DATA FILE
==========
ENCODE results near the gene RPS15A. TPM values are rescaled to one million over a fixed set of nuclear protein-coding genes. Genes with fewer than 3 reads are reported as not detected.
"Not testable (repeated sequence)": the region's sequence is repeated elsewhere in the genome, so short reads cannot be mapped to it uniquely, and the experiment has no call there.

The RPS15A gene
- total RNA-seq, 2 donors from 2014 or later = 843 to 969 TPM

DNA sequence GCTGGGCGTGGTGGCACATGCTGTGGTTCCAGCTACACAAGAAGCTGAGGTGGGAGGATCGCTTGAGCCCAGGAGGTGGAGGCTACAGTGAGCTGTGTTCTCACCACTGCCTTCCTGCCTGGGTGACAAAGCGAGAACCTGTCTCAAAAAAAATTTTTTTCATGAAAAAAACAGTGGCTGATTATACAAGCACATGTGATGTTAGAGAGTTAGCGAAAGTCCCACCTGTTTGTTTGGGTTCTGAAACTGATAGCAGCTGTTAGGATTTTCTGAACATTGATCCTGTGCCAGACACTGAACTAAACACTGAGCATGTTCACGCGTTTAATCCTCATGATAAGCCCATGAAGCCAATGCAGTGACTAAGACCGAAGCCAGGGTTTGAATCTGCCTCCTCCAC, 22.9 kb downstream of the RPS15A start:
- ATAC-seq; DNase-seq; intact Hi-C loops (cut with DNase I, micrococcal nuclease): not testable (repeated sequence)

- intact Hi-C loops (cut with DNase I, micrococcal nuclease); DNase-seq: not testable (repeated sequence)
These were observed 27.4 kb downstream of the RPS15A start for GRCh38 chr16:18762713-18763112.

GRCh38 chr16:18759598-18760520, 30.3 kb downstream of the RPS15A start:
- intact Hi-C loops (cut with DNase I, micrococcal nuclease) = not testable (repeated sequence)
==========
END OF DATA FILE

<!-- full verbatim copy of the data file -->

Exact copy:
ENCODE results near the gene RPS15A. TPM values are rescaled to one million over a fixed set of nuclear protein-coding genes. Genes with fewer than 3 reads are reported as not detected.
"Not testable (repeated sequence)": the region's sequence is repeated elsewhere in the genome, so short reads cannot be mapped to it uniquely, and the experiment has no call there.

The RPS15A gene
- total RNA-seq, 2 donors from 2014 or later = 843 to 969 TPM

DNA sequence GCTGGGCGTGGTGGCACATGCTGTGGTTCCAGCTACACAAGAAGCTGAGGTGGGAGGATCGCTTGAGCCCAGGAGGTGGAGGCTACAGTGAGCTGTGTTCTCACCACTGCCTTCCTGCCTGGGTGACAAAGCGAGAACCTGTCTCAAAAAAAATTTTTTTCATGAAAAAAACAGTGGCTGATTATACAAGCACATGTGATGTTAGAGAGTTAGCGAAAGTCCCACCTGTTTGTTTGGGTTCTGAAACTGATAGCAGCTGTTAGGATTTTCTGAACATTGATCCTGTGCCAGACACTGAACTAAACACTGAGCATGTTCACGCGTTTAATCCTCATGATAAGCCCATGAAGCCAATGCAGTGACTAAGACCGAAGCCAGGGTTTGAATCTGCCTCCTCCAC, 22.9 kb downstream of the RPS15A start:
- ATAC-seq; DNase-seq; intact Hi-C loops (cut with DNase I, micrococcal nuclease): not testable (repeated sequence)

- intact Hi-C loops (cut with DNase I, micrococcal nuclease); DNase-seq: not testable (repeated sequence)
These were observed 27.4 kb downstream of the RPS15A start for GRCh38 chr16:18762713-18763112.

GRCh38 chr16:18759598-18760520, 30.3 kb downstream of the RPS15A start:
- intact Hi-C loops (cut with DNase I, micrococcal nuclease) = not testable (repeated sequence)